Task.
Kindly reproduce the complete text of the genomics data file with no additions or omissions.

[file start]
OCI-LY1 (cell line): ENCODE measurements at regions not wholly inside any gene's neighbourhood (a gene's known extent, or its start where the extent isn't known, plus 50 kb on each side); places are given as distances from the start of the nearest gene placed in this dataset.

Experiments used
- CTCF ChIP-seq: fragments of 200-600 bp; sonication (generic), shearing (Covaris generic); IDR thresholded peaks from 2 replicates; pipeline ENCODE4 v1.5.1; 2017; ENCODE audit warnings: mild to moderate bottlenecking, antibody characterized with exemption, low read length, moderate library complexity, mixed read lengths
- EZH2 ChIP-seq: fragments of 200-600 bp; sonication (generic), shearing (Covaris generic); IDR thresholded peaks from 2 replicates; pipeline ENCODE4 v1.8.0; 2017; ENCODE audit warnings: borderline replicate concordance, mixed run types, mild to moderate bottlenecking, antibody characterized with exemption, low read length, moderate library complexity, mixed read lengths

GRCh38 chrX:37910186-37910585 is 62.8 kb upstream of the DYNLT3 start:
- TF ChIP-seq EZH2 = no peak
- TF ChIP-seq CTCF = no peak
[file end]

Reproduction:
OCI-LY1 (cell line): ENCODE measurements at regions not wholly inside any gene's neighbourhood (a gene's known extent, or its start where the extent isn't known, plus 50 kb on each side); places are given as distances from the start of the nearest gene placed in this dataset.

Experiments used
- CTCF ChIP-seq: fragments of 200-600 bp; sonication (generic), shearing (Covaris generic); IDR thresholded peaks from 2 replicates; pipeline ENCODE4 v1.5.1; 2017; ENCODE audit warnings: mild to moderate bottlenecking, antibody characterized with exemption, low read length, moderate library complexity, mixed read lengths
- EZH2 ChIP-seq: fragments of 200-600 bp; sonication (generic), shearing (Covaris generic); IDR thresholded peaks from 2 replicates; pipeline ENCODE4 v1.8.0; 2017; ENCODE audit warnings: borderline replicate concordance, mixed run types, mild to moderate bottlenecking, antibody characterized with exemption, low read length, moderate library complexity, mixed read lengths

GRCh38 chrX:37910186-37910585 is 62.8 kb upstream of the DYNLT3 start:
- TF ChIP-seq EZH2 = no peak
- TF ChIP-seq CTCF = no peak